The stakes in West Asia couldn’t be higher.
A year after President Donald Trump withdrew from the 2015 agreement that curbed Iran’s nuclear programme and imposed harsh economic sanctions, Tehran remains defiant and unwilling to bend to Washington’s demands.
Suspicion that US intent is to force a regime change in Tehran rather than forcing Iran to curb its ballistic missile programme and support for militias in Lebanon, Gaza and Yemen was heightened this week when Trump designated the Iranian Revolutionary Guard Corps (IRGC) a terrorist organisation.
It is the first time that the US has labelled a branch of a foreign government a terrorist entity, one that effects millions of Iranians who get conscripted.
“Today’s unprecedented move to designate the IRGC as a Foreign Terrorist Organization demonstrates our commitment to maximize pressure on the Iranian regime until it ceases using terrorism as a tool of statecraft,” John Bolton, Trump’s national security adviser, tweeted April 8.
The label effectively blocks Trump’s successor from returning to the nuclear accord, complicates any diplomatic effort to resolve differences and changes the rules of engagement in theatres such as Syria, where the US and Iranian forces operate in a close proximity.
“Through this, some US allies are seeking to ensure a US-Iran war or to, at a minimum, trap them in a permanent state of enmity,” said Trita Parsi, head of the National Iranian American Council, referring to Saudi Arabia and Israel.
The designation is likely to embolden advocates in Washington, Saudi Arabia and Israel of a more aggressive covert war against Iran that would seek to stoke unrest among the Islamic Republic’s ethnic minorities, including the Balochs, Kurds and Iranians of Arab descent.
Moreover, the risk of an accident or unplanned incident leading to a military confrontation has also been heightened by Iran’s response, declaring the US military a terrorist entity.
The US move and the Iranian retaliation can put US military personnel in the Gulf and elsewhere in the region in harm’s way.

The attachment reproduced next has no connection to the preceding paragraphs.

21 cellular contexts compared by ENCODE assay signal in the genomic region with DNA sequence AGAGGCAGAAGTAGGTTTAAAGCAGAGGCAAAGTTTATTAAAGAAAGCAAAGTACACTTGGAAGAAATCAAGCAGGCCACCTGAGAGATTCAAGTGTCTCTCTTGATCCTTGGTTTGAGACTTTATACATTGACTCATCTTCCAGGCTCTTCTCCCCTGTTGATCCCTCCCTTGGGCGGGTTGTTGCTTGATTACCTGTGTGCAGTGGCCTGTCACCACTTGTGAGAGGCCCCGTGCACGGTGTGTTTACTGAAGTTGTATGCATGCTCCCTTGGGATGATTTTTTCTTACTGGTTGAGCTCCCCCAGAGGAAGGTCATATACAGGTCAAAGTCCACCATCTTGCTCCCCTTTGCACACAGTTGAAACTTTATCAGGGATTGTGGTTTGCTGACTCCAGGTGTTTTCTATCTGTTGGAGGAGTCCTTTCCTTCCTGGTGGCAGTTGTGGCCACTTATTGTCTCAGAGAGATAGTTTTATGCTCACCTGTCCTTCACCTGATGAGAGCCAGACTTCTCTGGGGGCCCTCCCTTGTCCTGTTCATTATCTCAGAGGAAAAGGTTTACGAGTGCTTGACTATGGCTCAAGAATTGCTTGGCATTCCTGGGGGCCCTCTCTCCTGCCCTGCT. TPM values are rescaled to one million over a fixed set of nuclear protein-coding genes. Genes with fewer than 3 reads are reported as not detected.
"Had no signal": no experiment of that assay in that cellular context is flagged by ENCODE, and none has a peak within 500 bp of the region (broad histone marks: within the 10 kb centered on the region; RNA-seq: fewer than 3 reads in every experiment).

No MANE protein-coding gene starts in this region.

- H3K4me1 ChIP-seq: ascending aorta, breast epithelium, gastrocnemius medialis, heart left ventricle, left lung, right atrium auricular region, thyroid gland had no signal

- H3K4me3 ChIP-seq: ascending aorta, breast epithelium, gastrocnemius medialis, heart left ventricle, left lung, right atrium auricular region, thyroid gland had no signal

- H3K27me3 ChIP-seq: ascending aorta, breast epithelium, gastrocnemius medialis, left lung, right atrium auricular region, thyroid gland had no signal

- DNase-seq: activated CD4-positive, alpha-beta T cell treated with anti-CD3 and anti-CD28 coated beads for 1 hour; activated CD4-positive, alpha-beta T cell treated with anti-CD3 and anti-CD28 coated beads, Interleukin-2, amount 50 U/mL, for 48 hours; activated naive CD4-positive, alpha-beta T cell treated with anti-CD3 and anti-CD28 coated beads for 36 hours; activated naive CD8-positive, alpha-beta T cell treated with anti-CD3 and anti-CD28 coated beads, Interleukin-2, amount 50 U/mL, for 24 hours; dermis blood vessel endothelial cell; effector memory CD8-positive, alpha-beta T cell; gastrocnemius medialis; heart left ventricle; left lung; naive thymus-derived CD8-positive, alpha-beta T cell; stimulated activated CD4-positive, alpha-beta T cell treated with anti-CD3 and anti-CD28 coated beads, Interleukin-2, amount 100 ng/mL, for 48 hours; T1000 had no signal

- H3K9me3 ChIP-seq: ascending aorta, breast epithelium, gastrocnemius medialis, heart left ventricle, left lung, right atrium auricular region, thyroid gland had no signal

The designation also rules out tacit US-Iranian cooperation on the ground, as was seen in Iraq in the fight against the Islamic State and in Afghanistan. That collaboration involved the IRGC.
The move also piles economic pressure on Iran because the IRGC is not only an army but also a business conglomerate, with interests in construction, engineering and manufacturing.
It is unclear how the terrorist label will affect the IRGC, which, already heavily sanctioned, does much of its business in cash and through front companies.
The US policy, even before the April 8 move, raised the spectre of a nuclear race in West Asia. Saudi Arabia was gearing up to build its own programme, citing fears that Iran could return to its pre-2015 enrichment project.
The Guards goes to the heart of the Iranian regime. It was formed to protect the regime immediately after the 1979 revolution when the new rulers had reasons to distrust the military of the toppled shah.
Some six weeks before he was overthrown, Mohammad Reza Shah Pahlav’s top commanders on the New Year’s Eve in 1978 discussed crushing the revolution. The shah refused to endorse the plan. He feared that large-scale bloodshed would dim the chances of his exiled son ever returning as the shah.
The IRGC has since emerged as a pillar of Iran’s defence strategy which seeks to counter perceived covert operations by the US, Saudi Arabia and Israel by supporting proxies across West Asia.
It is a strategy that has proven both effective and costly. Iran’s failure to address fears that the strategy is an effort to export its revolution and topple the region’s conservative regimes, particularly in the Gulf, have raised the cost.
The revolution unleashed a vicious cycle that saw the Gulf states fund the Iran-Iraq war in which up to one million people died. Saudi Arabia waged a four-decade long $100 billion campaign to globally propagate ultra-conservative, anti-Shia and anti-Iranian strands of Islam. Attempts were also made to stoke ethnic tensions in Iran, which hit back by supporting violent attacks against Americans, Israelis, Jews and regime opponents in various parts of the world.
Barbara Slavin, an Iran expert at the Washington’s Atlantic Council think tank, described the US decision as gratuitous and provocative. “It will also put countries such as Iraq and Lebanon in even more difficult situations as they have no alternative but to deal with the IRGC. It will strengthen calls by pro-Iran groups in Iraq to expel US troops,” she said.
(James M Dorsey is a senior fellow at Singapore’s S. Rajaratnam School of International Studies as well as its Middle East Institute)
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Updated Date: Apr 12, 2019 12:15:59 IST